Wisconsin Prohibits Residential Landlords from Charging Fees and Penalties for Late Rent Payment during the COVID-19 Pandemic
The coronavirus pandemic has led to the vast majority of states across America issuing orders affecting the rights of landlords, tenants, and financial institutions. Here in Wisconsin, Governor Evers issued Emergency Order #15, placing a temporary ban on eviction actions from March 27, 2020 through May 26, 2020, a period of 60 days. As a result, landlords cannot file any new eviction actions during this 60-day period, and cannot continue with any eviction actions that were already filed, but not yet resolved, when Emergency Order #15 was enacted over a month ago.
Emergency Rule EmR2002.
More recently, the Wisconsin Department of Agriculture, Trade and Consumer Protection adopted Emergency Rule EmR2002 (temporarily creating Wis. Admin. Code s. ATCP 134.09 (8) (d)), prohibiting landlords from charging fees or penalties for any missed rent payment or any late rent payment both during the public health emergency which is set to expire May 26, 2020, and 90 days following the public health emergency (“Emergency Rule”). Though the Emergency Rule was just recently announced, the ban prohibiting landlords from charging fees or penalties for late or unpaid rent takes effect, retroactively, back to April 25th. As such, landlords are still permitted to charge fees or penalties for any late or missed rent payments prior to April 25th when the Emergency Rule took effect.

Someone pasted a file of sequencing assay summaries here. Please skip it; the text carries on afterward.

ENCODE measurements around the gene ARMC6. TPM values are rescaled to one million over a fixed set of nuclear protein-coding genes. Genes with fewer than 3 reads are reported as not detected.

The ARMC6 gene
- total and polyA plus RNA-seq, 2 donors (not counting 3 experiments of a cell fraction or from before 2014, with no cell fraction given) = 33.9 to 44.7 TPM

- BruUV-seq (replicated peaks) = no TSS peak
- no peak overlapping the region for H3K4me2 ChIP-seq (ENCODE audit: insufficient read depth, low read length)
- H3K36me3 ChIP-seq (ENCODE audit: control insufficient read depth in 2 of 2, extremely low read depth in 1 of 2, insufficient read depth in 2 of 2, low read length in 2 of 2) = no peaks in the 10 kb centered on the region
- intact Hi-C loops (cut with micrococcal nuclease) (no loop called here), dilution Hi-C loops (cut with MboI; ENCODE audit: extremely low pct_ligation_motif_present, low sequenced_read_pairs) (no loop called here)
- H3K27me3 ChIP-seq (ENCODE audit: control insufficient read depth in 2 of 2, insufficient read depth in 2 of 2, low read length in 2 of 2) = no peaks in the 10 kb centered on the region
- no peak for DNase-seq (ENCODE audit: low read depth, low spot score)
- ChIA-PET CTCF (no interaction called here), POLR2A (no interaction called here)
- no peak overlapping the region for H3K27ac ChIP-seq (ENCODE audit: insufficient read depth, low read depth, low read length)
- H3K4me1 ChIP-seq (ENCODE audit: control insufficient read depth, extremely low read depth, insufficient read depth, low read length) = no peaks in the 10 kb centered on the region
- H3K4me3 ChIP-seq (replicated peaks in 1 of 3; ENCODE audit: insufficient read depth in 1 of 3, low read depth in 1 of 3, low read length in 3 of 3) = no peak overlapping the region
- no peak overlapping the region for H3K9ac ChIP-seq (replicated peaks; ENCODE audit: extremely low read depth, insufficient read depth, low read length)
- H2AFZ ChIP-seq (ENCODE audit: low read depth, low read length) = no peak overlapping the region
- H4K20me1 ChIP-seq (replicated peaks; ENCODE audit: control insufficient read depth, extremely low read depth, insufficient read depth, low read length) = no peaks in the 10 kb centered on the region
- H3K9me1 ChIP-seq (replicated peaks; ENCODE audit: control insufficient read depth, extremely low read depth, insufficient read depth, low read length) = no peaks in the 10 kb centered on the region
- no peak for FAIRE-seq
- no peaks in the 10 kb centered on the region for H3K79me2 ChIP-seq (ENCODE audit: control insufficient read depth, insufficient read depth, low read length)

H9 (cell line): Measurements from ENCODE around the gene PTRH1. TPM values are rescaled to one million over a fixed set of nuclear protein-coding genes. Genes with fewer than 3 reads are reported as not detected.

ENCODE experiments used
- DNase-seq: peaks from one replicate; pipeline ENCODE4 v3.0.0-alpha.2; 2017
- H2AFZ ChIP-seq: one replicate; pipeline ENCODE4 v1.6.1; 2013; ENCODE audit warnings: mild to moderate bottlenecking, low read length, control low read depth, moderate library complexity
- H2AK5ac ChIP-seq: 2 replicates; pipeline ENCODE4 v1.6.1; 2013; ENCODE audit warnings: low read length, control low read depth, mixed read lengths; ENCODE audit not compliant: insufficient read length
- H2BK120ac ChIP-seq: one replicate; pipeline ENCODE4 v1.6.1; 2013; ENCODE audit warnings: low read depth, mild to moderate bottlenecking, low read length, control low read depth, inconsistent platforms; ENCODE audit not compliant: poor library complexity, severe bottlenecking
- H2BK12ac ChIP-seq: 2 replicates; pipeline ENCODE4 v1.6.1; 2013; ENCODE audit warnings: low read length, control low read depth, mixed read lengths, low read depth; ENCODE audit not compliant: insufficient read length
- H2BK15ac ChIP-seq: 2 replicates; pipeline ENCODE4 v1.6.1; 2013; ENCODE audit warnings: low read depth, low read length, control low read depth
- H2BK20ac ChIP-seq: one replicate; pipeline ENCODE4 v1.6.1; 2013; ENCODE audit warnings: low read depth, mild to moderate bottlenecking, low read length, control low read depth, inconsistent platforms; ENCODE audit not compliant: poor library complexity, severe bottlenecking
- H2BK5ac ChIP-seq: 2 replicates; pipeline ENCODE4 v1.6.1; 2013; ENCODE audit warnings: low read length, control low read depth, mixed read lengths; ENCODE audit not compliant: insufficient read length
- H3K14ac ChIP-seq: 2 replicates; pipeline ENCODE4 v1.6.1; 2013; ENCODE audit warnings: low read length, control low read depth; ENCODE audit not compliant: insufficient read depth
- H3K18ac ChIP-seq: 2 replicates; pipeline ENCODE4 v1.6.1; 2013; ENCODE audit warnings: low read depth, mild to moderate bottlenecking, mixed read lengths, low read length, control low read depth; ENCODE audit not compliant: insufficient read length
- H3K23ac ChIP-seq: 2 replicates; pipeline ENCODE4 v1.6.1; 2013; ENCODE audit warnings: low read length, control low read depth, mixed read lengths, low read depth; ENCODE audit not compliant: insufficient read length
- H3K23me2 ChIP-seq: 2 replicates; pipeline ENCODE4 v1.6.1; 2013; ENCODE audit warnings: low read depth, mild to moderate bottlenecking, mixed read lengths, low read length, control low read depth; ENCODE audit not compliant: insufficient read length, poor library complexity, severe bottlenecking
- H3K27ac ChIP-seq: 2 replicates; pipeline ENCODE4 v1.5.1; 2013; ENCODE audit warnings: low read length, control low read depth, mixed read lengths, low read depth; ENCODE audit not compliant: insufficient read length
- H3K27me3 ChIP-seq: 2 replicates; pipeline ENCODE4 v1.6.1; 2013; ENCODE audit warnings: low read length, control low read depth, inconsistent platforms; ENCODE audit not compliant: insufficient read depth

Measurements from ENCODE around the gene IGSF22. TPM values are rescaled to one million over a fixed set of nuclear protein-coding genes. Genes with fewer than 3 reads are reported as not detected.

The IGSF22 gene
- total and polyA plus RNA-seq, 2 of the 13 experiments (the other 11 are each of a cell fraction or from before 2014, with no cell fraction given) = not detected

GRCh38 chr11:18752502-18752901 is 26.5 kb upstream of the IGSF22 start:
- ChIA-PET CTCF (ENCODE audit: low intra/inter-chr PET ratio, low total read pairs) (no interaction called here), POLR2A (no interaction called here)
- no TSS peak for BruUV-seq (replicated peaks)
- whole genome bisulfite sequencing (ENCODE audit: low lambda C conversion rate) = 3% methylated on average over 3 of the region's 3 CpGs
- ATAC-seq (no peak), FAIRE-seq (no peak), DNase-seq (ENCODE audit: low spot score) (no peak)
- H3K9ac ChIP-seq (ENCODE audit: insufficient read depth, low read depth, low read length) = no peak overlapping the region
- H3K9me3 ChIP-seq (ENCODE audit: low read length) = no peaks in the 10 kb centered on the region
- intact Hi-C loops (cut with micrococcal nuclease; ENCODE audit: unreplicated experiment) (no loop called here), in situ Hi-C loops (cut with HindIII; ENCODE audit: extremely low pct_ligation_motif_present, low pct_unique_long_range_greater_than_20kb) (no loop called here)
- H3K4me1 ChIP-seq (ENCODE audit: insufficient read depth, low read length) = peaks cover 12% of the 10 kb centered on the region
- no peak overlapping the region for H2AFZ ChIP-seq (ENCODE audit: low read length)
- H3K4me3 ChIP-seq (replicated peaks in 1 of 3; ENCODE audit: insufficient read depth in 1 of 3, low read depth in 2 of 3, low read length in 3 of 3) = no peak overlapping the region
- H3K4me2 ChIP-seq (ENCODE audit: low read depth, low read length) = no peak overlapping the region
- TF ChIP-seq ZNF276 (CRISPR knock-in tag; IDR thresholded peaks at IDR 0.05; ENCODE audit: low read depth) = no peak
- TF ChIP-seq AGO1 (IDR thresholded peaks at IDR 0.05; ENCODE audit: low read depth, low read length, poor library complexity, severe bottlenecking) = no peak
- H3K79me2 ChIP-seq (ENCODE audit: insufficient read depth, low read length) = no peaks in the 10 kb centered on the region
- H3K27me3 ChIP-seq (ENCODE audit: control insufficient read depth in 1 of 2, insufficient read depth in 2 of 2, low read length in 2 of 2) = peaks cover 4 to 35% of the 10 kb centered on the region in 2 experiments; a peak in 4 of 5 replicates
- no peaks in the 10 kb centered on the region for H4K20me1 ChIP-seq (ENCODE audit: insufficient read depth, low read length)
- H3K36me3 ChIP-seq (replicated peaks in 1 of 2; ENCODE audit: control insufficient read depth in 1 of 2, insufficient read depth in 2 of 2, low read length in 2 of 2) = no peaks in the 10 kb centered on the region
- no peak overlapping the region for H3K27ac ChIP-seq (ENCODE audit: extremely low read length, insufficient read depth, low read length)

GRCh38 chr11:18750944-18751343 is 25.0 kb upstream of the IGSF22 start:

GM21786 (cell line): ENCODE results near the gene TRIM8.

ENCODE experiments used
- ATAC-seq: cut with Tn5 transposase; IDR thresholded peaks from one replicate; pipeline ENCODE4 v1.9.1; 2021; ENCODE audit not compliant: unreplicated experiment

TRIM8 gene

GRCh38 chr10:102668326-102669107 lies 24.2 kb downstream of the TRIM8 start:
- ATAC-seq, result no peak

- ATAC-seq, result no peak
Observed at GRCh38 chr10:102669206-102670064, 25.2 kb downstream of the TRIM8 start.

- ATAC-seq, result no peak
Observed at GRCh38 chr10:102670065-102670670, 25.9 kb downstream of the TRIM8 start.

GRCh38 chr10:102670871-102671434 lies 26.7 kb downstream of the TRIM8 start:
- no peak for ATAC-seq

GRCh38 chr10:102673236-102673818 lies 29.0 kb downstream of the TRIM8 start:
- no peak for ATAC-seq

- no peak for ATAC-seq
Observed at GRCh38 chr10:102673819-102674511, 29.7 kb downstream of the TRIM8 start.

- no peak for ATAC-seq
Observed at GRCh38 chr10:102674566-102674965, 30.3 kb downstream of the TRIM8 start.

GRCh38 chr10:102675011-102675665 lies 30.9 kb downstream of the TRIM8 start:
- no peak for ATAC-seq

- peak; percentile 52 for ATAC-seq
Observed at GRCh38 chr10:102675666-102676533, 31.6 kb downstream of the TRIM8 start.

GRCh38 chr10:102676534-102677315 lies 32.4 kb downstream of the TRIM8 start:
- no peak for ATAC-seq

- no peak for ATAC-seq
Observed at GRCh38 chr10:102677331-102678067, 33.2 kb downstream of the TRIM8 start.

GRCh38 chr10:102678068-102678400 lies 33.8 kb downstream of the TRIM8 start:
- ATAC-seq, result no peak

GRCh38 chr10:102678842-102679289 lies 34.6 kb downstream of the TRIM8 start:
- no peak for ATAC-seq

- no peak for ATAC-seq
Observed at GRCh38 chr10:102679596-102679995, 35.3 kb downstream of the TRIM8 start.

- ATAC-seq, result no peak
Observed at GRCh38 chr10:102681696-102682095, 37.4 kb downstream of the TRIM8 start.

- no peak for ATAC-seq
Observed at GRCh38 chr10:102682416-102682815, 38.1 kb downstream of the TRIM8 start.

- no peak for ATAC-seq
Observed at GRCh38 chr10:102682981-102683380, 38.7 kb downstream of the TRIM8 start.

The Emergency Order Only Applies to Residential Landlords and Tenants.
Importantly, the Emergency Rule modifies Wisconsin Administrative Code Chapter ATCP 134, which relates to Residential Rental Practices. As such, the rule only applies to residential landlords. That said, it is imperative that residential landlords not only follow the Emergency Rule while it remains in effect, but also the other regulations set forth in ATCP 134. Failure to do so would open you up to potential litigation, as an injured tenant may recover double damages along with costs and reasonable attorneys’ fees. See Wis. Stat. § 100.20(5).
The Pending Lawsuit Against Gov. Evers’ Safer at Home Order.
The Emergency Rule is unlikely to be affected by the outcome of the pending lawsuit challenging the extension of the Safer at Home mandate because it expires at the earliest of the following three times: (1) 150 days after the emergency rule is published in the official state newspaper; (2) 90 days after the expiration of the public health emergency; or (3) 90 days after rescission of the proclamation of the public health emergency. Accordingly, with the Wisconsin Supreme Court set to issue a ruling on the lawsuit filed against Governor Evers’ Safer at Home Order, the Emergency Rule was drafted to remain in effect regardless of the outcome of that case. Should the Supreme Court strike down Governor Evers’ extension of the Safer at Home Order, landlords must remain conscientious of the Emergency Rule, as it would still remain in effect 90 days after the rescission of the Safer at Home Order.
Rent Is Still Due.
As with the order placing a temporary ban on eviction actions, the Emergency Rule does not relieve an individual of his or her obligation to make rent payments. Nonetheless, the Emergency Rule provides an additional form of temporary relief to the tenant, while placing yet another restriction upon landlords.